Special Announcement to all City of Chicago employers:
The City of Chicago has amended Section 6-10-054 of the Municipal Code of Chicago that regulates employers use of criminal records in the hiring process. These amendments bring the Chicago ordinance in line with state law. These changes include:
A. Limit employers from using non-conviction information.
B. Allowing use of criminal convictions only if:
1) applicable law excludes applicants with certain criminal convictions from the relevant position;
2) a standard fidelity bond or an equivalent bond is required for the relevant position, and an applicant’s conviction of one or more specified criminal offenses would disqualify the applicant from obtaining such a bond, in which case an employer may include a question or otherwise inquire whether the applicant has ever been convicted of any of those offenses; or
(3) there is a substantial relationship between one or more of the criminal offenses in the person’s conviction record and the employment sought or held; or
(4) the granting or continuation of the employment would involve an unreasonable risk to property or to the safety or welfare of specific individuals or the general public.
For the purposes of this ordinance, “substantial relationship” means a consideration of
whether the employment position offers the opportunity for the same or a similar offense to occur and whether the circumstances leading to the conduct for which the person was convicted will recur in the employment position.
Factors considered in making a determination of substantial relationship include:
(1) the length of time since the conviction;
(2) the number of convictions that appear on the conviction record;
(3) the nature and severity of the conviction and its relationship to the safety
and security of others;
(4) the facts or circumstances surrounding the conviction;
(5) the age of the employee at the time of the conviction; and
(6) evidence of rehabilitation efforts. there is a substantial relationship between one or more of the previous criminal offenses and the employment sought or held;
C. Interactive assessment required for disqualifying conviction. If, after considering the mitigating factors, the employer makes a preliminary decision that the employee’s conviction record disqualifies the employee, the employer shall notify the employee of this preliminary decision in writing.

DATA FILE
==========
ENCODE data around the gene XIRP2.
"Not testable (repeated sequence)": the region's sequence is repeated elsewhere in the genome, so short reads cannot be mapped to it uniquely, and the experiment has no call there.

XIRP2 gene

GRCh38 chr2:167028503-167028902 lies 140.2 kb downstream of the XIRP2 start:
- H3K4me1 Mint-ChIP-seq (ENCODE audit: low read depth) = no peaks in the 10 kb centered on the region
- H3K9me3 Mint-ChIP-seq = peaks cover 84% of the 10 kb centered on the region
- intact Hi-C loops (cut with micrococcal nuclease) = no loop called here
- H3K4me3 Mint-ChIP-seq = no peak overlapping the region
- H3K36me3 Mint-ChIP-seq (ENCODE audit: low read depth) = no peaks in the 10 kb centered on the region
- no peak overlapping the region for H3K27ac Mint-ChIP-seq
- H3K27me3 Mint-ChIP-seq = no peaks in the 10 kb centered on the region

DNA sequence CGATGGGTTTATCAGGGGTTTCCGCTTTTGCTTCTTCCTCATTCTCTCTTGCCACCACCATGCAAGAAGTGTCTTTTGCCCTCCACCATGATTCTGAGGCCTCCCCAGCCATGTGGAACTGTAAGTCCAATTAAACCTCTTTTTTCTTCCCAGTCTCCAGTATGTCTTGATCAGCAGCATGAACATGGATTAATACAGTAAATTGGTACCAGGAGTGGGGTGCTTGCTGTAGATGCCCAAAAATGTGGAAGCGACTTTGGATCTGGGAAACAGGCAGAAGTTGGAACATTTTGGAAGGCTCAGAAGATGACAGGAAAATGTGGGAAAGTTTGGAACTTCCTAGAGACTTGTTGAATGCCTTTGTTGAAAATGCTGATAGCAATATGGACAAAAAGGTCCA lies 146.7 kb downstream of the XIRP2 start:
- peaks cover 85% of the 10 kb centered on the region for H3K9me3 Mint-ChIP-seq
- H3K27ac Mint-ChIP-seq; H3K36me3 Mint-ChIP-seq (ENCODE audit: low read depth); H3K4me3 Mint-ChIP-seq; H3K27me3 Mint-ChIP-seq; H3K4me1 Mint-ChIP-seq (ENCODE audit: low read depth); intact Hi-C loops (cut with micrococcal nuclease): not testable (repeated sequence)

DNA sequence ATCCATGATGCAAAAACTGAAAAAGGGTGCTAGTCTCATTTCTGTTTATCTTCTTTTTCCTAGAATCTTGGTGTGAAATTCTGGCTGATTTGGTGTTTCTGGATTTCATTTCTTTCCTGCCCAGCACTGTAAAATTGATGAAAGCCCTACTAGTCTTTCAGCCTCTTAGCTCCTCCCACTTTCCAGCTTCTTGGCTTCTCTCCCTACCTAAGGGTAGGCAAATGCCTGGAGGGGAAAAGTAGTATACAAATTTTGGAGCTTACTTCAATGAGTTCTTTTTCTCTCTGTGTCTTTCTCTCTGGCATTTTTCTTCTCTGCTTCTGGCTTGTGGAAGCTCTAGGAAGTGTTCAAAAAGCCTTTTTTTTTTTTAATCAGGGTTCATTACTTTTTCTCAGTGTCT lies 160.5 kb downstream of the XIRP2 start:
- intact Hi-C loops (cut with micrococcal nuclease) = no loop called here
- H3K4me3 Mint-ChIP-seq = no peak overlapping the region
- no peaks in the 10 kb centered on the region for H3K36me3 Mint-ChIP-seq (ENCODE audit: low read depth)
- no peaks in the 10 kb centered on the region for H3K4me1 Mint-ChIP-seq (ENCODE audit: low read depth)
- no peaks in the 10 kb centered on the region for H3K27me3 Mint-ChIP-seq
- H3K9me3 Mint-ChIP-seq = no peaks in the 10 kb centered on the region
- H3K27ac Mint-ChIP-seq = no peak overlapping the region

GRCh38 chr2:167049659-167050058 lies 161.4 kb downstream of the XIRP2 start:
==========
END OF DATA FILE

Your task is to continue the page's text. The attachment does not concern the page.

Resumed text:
1) Notification. The notification shall contain all of the following:
a. notice of the disqualifying conviction or convictions that are the basis for the preliminary decision and the employer’s reasoning for the disqualification;
b. a copy of the conviction history report, if any; and
c. an explanation of the employee’s right to respond to the notice of the employer’s preliminary decision before that decision becomes final. The explanation shall inform the employee that the response may include, but is not limited to, submission of evidence challenging the accuracy of the conviction record that is the basis for the disqualification, or evidence in mitigation, such as rehabilitation.
2) Employee response. The employee shall have at least 5 business days to respond to the notification provided to the employee before the employer may make a final decision.
3) Final decision. The employer shall consider information submitted by the employee before making a final decision. If an employer makes a final decision to disqualify or take an adverse action solely or in part because of the employee’s conviction record, the employer shall notify the employee in writing of the following:
a. notice of the disqualifying conviction or convictions that are the basis for the final decision and the employer’s reasoning for the disqualification;
b. any existing procedure the employer has for the employee to challenge the decision or request reconsideration; and
c. the right to file a charge with the Chicago Commission on Human Relations..
The full text of this ordinance is available here: Section 6-10-054
This law will require a review of the hiring process in place and may require changes to that process. Justifacts recommends that you consult with your legal department to determine what changes, if any, need to be made to your hiring process in order to comply with this law.
It is important to note that Justifacts is providing this information as a service to our clients. None of the information contained herein should be construed as legal advice, nor is Justifacts engaged to provide legal advice. Although we go to great lengths to make sure our information is accurate and useful, we recommend you consult your attorney or legal department if you want assurance that our information, and your interpretation of it, is appropriate to your particular situation.